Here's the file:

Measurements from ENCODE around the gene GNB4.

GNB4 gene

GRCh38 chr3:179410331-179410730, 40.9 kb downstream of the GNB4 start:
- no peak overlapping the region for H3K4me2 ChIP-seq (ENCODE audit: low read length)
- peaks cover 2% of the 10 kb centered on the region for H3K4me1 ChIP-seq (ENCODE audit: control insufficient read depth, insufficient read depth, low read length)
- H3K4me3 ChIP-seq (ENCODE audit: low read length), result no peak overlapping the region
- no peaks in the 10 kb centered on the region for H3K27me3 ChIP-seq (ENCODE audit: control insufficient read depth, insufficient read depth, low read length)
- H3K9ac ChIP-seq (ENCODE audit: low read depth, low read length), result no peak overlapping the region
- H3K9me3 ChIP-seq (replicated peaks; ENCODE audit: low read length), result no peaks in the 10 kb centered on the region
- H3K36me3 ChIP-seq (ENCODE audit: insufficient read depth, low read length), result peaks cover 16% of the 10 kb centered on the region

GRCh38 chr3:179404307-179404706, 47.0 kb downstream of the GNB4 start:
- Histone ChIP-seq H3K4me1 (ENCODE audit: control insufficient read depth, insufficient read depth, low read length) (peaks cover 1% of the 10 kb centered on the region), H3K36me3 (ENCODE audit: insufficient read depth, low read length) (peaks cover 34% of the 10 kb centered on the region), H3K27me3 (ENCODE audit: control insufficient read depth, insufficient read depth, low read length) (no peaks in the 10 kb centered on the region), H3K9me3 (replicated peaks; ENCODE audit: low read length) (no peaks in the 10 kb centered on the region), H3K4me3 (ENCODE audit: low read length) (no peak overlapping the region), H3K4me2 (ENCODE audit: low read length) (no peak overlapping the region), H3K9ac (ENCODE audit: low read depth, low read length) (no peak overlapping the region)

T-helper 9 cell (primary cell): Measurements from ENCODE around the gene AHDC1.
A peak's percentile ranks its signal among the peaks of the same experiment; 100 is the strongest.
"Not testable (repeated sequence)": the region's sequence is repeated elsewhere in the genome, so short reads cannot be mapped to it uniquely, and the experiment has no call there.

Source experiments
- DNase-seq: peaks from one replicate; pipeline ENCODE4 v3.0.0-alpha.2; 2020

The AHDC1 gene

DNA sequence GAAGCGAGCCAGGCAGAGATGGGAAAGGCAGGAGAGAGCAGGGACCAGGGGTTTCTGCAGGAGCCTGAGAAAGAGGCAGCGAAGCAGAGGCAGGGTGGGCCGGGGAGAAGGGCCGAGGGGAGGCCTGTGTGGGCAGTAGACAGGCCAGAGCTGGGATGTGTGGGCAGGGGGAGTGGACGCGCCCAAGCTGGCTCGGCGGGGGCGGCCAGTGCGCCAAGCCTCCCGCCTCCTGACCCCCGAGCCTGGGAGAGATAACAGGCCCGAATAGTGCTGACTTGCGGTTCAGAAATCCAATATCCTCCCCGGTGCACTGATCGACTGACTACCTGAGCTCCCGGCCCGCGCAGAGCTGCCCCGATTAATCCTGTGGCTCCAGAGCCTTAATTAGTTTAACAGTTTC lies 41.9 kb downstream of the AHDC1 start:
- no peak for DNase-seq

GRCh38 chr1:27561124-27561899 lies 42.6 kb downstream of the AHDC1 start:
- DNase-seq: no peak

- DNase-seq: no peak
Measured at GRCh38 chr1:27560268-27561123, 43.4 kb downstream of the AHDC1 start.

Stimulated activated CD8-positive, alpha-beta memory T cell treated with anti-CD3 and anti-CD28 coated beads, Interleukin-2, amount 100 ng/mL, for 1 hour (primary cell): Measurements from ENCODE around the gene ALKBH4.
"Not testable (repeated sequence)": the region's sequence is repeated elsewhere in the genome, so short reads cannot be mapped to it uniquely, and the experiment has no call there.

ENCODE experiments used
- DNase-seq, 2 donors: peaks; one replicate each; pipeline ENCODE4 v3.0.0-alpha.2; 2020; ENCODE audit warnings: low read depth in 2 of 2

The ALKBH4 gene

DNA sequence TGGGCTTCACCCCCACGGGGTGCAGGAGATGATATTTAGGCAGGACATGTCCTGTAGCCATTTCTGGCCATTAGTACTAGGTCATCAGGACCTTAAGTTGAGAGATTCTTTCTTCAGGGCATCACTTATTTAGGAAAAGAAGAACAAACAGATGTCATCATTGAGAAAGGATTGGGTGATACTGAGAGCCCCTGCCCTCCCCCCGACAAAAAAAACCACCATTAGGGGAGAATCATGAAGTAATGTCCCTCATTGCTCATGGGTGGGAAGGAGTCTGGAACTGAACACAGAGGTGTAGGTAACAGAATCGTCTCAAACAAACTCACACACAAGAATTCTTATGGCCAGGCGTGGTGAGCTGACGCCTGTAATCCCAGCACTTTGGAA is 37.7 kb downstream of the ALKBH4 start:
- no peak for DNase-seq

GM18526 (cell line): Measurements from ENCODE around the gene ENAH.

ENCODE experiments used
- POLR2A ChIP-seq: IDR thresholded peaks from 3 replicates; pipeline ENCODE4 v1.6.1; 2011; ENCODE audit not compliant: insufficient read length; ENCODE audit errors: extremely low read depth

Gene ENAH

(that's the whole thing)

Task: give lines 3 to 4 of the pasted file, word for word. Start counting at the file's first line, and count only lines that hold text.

GRCh38 chr3:179410331-179410730, 40.9 kb downstream of the GNB4 start:
- no peak overlapping the region for H3K4me2 ChIP-seq (ENCODE audit: low read length)